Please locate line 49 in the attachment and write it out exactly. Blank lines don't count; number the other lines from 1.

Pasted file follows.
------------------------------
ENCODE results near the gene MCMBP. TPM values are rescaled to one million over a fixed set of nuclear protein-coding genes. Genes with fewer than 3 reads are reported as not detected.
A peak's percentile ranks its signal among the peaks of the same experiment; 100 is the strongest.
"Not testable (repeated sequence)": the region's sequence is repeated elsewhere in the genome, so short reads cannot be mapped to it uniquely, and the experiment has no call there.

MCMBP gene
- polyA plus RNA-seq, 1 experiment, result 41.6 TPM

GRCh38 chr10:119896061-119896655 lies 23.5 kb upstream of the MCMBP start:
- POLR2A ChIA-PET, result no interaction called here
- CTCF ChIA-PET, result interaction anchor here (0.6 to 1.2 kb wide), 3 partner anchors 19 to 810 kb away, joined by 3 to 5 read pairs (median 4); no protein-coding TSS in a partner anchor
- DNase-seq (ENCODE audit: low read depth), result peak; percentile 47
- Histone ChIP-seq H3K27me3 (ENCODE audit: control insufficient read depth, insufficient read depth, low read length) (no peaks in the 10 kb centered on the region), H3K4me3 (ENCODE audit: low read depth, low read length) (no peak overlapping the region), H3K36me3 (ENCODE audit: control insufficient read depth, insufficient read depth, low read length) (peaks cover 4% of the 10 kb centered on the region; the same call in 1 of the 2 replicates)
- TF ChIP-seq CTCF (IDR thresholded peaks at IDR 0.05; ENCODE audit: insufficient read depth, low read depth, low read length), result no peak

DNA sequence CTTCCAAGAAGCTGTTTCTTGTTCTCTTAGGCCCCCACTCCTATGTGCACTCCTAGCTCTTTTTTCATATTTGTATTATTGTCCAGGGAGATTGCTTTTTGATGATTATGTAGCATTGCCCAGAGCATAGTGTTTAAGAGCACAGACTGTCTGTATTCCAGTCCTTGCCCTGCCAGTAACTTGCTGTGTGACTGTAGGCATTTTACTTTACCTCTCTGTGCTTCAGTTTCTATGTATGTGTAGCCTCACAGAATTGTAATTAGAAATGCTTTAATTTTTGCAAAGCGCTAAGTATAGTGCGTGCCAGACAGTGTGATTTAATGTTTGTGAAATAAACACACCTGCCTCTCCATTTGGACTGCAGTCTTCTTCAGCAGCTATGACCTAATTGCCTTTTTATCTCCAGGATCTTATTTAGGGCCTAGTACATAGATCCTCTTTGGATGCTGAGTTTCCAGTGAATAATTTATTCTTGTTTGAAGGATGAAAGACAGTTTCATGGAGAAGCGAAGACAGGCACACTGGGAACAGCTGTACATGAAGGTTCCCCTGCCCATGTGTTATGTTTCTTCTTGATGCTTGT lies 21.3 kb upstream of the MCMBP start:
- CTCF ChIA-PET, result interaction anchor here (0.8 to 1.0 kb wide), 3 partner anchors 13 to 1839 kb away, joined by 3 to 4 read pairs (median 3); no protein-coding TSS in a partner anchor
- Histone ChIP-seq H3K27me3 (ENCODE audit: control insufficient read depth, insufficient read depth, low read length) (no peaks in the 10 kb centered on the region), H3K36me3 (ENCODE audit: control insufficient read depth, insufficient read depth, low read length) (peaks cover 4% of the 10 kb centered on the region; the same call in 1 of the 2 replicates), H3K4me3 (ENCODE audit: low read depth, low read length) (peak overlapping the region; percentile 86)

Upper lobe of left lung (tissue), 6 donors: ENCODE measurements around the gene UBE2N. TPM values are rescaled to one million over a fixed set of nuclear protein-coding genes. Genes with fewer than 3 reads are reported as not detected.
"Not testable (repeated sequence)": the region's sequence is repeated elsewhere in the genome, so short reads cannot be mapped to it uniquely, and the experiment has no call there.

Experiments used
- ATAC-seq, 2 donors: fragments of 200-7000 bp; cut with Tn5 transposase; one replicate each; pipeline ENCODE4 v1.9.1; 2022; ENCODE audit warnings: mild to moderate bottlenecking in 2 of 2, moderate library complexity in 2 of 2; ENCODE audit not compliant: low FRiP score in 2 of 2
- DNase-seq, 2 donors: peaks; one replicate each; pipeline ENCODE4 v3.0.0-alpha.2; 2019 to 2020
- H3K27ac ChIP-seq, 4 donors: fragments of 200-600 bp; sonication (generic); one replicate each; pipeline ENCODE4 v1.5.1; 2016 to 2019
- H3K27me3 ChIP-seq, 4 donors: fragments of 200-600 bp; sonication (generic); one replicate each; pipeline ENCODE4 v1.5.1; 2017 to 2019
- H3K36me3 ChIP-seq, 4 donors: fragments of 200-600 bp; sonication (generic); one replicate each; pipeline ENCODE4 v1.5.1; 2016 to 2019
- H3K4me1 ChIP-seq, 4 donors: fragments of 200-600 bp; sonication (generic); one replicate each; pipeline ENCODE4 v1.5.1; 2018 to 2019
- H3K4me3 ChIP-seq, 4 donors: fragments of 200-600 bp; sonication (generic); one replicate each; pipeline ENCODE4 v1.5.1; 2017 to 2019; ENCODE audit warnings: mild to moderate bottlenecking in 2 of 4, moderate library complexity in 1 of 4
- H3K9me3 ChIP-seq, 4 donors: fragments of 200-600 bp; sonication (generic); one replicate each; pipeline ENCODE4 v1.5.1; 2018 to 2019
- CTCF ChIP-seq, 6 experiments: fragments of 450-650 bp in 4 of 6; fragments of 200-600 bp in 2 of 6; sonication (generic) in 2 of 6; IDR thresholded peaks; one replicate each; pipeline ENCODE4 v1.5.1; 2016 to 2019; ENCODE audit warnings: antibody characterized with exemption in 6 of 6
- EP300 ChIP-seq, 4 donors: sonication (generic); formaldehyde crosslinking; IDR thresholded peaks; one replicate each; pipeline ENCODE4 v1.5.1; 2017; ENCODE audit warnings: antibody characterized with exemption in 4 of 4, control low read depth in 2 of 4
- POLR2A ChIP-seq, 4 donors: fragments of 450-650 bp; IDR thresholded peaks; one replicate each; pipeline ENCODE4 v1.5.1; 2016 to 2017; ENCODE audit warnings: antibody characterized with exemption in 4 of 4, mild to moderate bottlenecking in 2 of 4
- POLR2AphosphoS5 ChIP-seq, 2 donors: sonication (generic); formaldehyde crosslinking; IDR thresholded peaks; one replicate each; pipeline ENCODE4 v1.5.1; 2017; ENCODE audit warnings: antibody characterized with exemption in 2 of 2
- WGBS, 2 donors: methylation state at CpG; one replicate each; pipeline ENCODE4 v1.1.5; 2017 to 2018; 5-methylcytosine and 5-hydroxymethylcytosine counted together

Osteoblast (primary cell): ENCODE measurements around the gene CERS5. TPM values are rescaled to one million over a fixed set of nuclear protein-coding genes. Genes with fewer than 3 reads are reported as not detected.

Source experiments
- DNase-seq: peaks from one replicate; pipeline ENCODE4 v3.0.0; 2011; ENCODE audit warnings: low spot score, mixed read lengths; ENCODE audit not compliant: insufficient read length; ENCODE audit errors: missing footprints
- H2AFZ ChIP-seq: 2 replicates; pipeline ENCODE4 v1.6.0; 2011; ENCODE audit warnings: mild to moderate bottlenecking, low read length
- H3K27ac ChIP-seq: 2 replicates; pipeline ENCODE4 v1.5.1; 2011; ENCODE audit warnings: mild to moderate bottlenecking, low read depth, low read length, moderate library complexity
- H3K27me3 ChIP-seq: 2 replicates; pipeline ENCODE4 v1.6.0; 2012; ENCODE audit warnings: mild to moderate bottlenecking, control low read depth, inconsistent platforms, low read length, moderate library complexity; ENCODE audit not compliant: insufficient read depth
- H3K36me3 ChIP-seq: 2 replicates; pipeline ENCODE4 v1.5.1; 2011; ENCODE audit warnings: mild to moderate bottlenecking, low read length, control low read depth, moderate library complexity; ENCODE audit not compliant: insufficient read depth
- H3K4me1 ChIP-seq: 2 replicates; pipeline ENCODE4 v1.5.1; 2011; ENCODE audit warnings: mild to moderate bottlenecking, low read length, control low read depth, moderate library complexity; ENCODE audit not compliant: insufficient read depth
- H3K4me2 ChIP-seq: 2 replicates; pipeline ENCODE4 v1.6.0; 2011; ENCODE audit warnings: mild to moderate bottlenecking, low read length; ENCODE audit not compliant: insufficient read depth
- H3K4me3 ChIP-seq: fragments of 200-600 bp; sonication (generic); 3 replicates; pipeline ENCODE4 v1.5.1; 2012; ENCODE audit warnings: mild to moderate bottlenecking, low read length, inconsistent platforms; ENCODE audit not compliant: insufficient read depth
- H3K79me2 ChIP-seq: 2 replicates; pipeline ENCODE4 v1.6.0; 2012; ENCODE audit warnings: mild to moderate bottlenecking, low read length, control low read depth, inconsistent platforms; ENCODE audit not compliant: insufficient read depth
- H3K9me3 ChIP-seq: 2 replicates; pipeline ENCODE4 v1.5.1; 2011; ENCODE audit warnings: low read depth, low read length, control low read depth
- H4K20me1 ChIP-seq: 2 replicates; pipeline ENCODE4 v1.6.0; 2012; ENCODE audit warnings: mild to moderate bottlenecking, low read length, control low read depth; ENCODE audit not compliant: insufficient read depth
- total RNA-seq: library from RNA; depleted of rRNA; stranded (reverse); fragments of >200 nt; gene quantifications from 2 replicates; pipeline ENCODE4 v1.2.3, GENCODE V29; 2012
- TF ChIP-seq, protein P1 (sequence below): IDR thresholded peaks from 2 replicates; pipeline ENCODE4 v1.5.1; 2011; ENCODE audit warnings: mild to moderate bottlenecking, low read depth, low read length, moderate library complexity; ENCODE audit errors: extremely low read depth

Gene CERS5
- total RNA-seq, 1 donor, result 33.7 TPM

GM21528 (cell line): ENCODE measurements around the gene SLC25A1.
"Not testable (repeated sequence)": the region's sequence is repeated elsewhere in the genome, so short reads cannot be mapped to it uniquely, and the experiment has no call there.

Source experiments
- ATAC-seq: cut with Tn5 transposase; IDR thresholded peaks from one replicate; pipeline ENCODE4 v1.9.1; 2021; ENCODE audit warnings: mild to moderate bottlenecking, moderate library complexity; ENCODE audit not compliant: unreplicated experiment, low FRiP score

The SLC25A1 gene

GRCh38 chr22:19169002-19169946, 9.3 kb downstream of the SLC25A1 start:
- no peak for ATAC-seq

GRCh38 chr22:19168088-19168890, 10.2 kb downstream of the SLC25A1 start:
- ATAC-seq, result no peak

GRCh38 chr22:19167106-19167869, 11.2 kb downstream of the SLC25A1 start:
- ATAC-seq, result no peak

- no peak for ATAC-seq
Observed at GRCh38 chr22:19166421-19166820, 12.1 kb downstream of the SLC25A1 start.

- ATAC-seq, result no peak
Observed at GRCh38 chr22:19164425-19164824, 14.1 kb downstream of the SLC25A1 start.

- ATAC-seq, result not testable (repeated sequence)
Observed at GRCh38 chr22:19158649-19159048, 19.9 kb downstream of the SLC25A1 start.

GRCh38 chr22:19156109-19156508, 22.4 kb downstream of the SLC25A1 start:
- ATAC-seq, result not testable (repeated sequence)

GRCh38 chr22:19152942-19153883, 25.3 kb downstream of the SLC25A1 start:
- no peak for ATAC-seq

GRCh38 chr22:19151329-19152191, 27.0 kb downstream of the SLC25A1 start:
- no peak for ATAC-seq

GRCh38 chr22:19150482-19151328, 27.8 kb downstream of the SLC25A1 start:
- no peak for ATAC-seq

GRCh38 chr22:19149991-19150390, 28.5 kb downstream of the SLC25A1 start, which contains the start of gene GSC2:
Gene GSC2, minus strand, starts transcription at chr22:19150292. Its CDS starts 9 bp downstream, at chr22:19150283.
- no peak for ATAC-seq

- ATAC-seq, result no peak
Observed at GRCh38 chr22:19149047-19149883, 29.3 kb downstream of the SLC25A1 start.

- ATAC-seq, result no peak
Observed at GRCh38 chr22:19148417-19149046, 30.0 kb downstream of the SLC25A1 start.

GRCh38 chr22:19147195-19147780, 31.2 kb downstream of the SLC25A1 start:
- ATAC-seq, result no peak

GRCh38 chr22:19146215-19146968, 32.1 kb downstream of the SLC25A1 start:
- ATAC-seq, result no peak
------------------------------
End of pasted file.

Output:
"Not testable (repeated sequence)": the region's sequence is repeated elsewhere in the genome, so short reads cannot be mapped to it uniquely, and the experiment has no call there.